From childhood to adults, we as humans have been psychologically existing to make decisions mostly based on emotions rather than logic. In our day-to-day living more than half of our choices are made on emotional grounds. Wearing your “best outfit” to an event because you’ve received a ton of compliments from friends and family or even strangers. Using a particular perfume because your significant other loves it, or even cooking with a particular brand of spices because that’s “how mama makes it”.
Think about it, the last time you went grocery shopping, did you first pick a brand of tissue papers because its “double quilted” and made of “purely natural products” or did you buy it because it’s been a long standing member of your family?
Understanding your target customers and what appeals to them gives your brand an edge to stand out among other brands that provide the same products / services. Hubspot’s Allie Decker has defined emotional marketing as “marketing and advertising efforts that primarily use of emotion to make your audience notice, remember, share, and buy. Emotional marketing typically taps into a singular emotion, like happiness, sadness, anger, or fear, to elicit a consumer response.”
Why Emotional Marketing works
Creates a sense of belonging
The main goal of emotional marketing is for customers to feel connected to your brand in a very personal way. That way they don’t feel like you’re selling them a product, instead they feel like they are a part of a big growing family. It creates a sense of belonging.
Take Coca-Cola for example. From the first ever coke ad till date, their main strategy of appealing to target audience is emotional marketing that associates with the feeling of happiness, love, excitement with campaigns taglines as “Share a coke”, “Taste the feeling” and “Open happiness”. They took the love further in 2011 when they began to insert names on Coke bottles. The campaign succeeded in creating a strong bond between Coca-Cola and its drinkers with over 250 million of the new bottles sold that summer in Australia. Lucie Austin, who at the time was director of marketing for Coca-Cola South Pacific said after she saw her name on a coca-cola bottle “My reaction was childlike,” she recalls. “I knew many others would have the same reaction.”
It’s simply human nature
By default people act based on emotions, whether watching a movie or reacting to a story or even having a meal, it’s all about the feelings that come with it.
I recently read a novel from a friend. The book made me happy, love, angry, surprised and I even shed a little tear, exactly how a good book should make you feel. Before I got to the last page, I searched up the author. I read all about her, fell in love and I’m definitely sure to purchase more of her books. Unconsciously I already made that decision to want more of her products, based on my emotions.
Fast brands are quick to know this trick and are already playing their brands to the hearts of the customers.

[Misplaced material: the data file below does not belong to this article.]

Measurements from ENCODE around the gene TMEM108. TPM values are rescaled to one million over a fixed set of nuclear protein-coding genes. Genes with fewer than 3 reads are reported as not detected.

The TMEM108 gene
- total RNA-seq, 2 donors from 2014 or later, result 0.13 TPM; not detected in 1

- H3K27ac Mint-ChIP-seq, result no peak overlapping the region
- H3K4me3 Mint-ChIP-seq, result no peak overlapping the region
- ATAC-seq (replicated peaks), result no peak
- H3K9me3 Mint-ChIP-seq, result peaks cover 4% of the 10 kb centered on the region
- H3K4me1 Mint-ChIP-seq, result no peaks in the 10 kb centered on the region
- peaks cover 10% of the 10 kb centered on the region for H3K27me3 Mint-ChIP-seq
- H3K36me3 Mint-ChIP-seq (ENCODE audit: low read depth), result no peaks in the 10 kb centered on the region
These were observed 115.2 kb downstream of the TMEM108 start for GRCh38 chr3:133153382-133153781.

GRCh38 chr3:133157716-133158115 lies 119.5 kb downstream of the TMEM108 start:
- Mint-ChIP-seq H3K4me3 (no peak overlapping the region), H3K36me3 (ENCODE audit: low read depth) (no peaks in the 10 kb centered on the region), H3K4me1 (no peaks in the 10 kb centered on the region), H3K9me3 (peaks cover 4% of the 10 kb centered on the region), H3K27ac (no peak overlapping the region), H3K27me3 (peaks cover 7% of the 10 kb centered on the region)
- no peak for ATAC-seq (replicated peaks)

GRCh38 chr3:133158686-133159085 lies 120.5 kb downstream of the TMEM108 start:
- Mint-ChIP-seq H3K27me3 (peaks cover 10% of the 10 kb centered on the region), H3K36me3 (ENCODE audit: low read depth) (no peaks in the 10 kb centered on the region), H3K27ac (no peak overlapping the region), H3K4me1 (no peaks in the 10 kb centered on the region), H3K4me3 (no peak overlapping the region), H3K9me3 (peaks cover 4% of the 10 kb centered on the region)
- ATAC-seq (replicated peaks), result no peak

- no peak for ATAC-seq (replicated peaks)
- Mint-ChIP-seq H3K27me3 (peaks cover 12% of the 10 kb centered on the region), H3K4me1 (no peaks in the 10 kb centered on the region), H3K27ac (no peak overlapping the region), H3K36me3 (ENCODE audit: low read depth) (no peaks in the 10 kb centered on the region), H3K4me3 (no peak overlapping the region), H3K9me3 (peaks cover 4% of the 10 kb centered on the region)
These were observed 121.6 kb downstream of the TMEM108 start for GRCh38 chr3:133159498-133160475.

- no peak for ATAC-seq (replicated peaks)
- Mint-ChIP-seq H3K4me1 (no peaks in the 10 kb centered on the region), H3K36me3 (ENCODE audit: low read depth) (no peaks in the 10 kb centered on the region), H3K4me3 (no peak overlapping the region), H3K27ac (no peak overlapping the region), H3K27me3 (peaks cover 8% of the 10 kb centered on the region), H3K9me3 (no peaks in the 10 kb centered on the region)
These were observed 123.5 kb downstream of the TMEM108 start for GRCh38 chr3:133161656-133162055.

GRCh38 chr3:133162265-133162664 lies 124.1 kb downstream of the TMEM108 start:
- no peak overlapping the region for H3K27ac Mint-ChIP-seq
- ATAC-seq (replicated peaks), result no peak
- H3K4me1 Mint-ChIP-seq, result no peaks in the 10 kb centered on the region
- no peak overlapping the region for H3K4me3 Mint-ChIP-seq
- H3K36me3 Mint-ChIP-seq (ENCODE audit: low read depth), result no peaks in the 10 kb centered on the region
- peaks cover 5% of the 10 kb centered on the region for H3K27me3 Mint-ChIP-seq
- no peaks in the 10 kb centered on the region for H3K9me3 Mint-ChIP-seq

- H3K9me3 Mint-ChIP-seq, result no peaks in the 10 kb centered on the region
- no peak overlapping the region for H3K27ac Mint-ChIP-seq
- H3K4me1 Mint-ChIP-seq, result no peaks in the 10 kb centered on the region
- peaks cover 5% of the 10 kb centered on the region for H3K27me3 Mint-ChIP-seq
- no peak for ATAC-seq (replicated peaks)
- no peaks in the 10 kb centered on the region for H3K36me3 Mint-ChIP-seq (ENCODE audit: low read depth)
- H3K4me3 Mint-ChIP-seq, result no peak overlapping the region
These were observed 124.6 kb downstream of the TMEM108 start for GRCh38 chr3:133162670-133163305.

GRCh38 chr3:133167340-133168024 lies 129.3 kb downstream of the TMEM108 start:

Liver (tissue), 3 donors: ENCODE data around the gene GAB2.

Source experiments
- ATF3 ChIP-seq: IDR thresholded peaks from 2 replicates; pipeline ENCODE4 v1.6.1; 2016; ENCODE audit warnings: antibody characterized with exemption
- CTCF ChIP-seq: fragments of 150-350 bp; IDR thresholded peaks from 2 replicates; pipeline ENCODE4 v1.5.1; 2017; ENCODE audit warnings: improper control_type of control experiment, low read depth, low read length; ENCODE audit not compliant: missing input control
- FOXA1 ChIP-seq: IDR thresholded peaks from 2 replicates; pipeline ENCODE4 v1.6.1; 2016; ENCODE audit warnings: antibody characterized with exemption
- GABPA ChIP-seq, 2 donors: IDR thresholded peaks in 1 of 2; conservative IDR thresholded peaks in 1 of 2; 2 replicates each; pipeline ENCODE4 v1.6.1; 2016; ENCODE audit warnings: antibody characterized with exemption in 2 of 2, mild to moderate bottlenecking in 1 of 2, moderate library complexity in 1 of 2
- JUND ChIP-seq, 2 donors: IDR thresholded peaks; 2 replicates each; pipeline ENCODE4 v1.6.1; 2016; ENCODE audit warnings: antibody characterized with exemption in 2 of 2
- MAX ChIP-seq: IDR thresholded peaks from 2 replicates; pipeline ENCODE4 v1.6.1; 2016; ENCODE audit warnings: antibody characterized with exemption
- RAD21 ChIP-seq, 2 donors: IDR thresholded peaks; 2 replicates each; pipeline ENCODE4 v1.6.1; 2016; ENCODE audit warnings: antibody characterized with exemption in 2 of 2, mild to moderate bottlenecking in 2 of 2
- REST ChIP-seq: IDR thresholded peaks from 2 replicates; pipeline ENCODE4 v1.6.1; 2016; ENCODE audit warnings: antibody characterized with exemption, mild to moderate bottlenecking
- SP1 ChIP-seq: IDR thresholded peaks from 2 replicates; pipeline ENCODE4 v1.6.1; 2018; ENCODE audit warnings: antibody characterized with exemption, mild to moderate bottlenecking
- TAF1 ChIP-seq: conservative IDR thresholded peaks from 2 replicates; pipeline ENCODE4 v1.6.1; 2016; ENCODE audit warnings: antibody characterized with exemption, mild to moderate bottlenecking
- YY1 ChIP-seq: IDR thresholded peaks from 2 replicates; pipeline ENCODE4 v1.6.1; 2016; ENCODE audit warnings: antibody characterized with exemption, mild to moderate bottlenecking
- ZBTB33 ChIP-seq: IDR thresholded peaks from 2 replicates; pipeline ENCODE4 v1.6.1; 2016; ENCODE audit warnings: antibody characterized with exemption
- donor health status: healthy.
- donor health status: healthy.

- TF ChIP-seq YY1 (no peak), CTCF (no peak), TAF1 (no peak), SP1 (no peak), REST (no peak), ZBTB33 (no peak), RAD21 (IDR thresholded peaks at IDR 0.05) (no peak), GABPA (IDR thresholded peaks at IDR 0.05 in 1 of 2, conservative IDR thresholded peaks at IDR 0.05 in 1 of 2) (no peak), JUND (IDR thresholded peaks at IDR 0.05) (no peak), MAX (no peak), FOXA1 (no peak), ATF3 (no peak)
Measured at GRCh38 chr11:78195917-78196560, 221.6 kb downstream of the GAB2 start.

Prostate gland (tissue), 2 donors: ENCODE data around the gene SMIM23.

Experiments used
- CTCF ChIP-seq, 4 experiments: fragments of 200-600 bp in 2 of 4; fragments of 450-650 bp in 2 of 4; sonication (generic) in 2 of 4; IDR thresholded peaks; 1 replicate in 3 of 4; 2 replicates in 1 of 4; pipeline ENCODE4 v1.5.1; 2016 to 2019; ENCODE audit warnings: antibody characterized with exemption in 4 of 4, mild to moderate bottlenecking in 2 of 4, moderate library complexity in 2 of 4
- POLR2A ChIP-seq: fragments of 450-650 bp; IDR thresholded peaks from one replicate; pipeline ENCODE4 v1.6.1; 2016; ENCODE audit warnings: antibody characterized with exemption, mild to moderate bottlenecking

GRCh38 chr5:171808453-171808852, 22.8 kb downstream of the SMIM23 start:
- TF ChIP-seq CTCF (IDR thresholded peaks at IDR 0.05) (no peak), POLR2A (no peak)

The IPA dataBANK contains 1400 case studies of successful advertising campaigns. Out of the campaigns, those with purely emotional content performed about twice as well (31% vs. 16%) as those with only rational content and those that were purely emotional did a little better (31% vs 26%) than those that mixed emotional and rational content. It’s quite clear that without emotions humans will be unable to make decision, much less a logical one.
Emotions are relatable
How often do you usually hear, “I can definitely relate to this” in a conversation. That’s because putting ourselves in the shoes of the speaker feels like we are somehow connected to his level of pain, or happiness.
Brands have placed themselves to feel their target audience’s pain and not only feeling their level but also providing a good solution to solve their problems.
The big brother brand has fixed itself in a position that make viewers feel they can relate with the housemates. Week by week millions of Nigerians spend tons of money voting their best housemate to remain in the house for three months. With over 170 million votes cast at the end of its third season.
Viewers can utterly relate with the stories of their favorite housemates, and for three months, follow them through their journey to stardom. Being a relatable brand simply puts your brand forth as having something in common with your customer, making your brand feel a bit more human.
Emotional Marketing can start off a bit frustrating, struggling between finding your tone of voice and the emotion you want your customers to feel, or battling between playing it safe and appealing to every customer. If done properly could make a world of difference to your marketing efforts.
Once you’ve gotten a hang of it, emotional marketing is a lot more powerful than any logical based advertising and infusing emotions into your market strategy is a sure way to get your customers to start acting.